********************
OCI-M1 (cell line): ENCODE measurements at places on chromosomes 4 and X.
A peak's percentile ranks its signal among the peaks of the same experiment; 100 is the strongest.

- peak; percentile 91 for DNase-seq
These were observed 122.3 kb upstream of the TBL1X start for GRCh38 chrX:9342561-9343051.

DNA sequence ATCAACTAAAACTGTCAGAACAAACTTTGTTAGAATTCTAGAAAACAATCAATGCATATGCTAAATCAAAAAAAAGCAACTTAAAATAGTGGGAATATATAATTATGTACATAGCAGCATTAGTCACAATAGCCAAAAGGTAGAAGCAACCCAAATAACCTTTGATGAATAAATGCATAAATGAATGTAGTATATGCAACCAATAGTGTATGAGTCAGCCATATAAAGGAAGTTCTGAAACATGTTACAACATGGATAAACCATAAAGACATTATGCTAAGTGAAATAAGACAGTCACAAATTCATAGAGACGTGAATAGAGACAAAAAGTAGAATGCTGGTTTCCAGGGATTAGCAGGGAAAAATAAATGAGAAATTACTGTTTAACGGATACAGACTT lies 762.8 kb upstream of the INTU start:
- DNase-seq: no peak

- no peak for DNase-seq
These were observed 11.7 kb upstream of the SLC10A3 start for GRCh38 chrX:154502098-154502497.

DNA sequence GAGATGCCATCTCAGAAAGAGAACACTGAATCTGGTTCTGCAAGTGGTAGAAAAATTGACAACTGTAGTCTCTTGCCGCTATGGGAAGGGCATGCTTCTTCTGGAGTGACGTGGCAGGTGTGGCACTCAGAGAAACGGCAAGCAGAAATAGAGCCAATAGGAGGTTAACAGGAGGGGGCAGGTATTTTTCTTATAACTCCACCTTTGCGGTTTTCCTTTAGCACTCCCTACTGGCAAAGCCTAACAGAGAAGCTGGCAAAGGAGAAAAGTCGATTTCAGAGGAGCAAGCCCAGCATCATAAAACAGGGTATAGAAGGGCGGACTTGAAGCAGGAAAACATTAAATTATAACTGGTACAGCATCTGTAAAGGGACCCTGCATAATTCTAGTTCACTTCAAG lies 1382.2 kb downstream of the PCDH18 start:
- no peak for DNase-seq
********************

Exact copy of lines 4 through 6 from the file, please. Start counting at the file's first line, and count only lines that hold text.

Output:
These were observed 122.3 kb upstream of the TBL1X start for GRCh38 chrX:9342561-9343051.

DNA sequence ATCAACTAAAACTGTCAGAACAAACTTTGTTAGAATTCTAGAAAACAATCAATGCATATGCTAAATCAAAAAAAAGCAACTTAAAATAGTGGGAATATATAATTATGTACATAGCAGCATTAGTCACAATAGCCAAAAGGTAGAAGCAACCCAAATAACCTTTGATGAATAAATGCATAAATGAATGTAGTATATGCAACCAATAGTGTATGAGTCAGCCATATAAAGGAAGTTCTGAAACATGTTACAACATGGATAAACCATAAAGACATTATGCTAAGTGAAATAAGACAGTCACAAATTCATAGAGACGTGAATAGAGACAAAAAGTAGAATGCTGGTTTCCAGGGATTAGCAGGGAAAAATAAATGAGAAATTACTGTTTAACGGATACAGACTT lies 762.8 kb upstream of the INTU start:
- DNase-seq: no peak